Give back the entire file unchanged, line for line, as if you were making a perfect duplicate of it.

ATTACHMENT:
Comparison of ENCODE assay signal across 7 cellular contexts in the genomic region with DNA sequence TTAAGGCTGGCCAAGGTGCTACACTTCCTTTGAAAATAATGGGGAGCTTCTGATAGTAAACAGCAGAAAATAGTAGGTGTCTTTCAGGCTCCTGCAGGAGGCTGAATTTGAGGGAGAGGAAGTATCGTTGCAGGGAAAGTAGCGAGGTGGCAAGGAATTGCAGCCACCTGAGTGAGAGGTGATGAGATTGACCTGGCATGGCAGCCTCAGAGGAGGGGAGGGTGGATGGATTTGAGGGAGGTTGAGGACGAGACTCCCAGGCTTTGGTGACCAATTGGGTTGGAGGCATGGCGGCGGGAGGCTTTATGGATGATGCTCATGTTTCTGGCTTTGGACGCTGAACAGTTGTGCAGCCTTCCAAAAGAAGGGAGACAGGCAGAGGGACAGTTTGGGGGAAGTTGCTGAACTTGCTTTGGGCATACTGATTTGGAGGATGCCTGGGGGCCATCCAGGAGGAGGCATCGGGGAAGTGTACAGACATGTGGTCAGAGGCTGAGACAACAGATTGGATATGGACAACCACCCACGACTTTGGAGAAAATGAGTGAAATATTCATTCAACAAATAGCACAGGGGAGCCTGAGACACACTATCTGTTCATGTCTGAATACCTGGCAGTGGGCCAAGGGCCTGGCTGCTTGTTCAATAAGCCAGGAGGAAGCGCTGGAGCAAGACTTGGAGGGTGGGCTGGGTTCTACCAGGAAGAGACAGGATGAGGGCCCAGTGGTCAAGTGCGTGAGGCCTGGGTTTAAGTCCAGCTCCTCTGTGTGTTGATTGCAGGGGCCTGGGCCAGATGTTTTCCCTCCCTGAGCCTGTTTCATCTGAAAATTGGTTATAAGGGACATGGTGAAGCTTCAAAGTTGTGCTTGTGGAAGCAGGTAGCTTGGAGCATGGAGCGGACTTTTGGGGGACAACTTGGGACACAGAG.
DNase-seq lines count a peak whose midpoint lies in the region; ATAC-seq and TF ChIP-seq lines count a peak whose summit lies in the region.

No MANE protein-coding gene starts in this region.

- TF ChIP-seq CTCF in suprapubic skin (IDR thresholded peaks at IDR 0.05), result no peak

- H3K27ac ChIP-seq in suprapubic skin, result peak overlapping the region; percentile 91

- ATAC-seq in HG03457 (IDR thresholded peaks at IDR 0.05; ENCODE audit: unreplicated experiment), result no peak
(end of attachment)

Comparison of ENCODE assay signal across 7 cellular contexts in the genomic region with DNA sequence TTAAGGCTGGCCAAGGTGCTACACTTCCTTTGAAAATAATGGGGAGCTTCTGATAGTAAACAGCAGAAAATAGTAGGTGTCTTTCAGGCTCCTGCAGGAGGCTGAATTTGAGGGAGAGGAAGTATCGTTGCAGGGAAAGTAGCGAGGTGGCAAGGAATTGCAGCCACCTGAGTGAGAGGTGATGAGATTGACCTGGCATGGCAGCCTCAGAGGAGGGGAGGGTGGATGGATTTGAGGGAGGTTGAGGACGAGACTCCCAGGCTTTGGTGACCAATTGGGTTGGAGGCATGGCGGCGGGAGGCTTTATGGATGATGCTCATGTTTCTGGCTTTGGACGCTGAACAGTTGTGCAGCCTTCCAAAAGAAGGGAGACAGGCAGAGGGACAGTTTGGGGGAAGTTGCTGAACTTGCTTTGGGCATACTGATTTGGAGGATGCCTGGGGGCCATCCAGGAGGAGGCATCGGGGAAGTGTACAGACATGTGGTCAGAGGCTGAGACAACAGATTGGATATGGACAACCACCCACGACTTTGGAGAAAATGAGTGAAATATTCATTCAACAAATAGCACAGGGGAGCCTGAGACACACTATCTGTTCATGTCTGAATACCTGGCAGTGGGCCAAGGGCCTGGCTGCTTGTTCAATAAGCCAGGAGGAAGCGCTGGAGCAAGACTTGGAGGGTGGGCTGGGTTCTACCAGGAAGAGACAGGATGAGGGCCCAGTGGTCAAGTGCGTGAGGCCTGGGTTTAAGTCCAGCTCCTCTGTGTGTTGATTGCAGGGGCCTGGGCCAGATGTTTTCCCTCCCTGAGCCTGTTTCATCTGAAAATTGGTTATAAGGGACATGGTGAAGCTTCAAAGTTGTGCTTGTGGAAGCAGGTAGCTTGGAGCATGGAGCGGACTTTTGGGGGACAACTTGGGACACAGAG.
DNase-seq lines count a peak whose midpoint lies in the region; ATAC-seq and TF ChIP-seq lines count a peak whose summit lies in the region.

No MANE protein-coding gene starts in this region.

- TF ChIP-seq CTCF in suprapubic skin (IDR thresholded peaks at IDR 0.05), result no peak

- H3K27ac ChIP-seq in suprapubic skin, result peak overlapping the region; percentile 91

- ATAC-seq in HG03457 (IDR thresholded peaks at IDR 0.05; ENCODE audit: unreplicated experiment), result no peak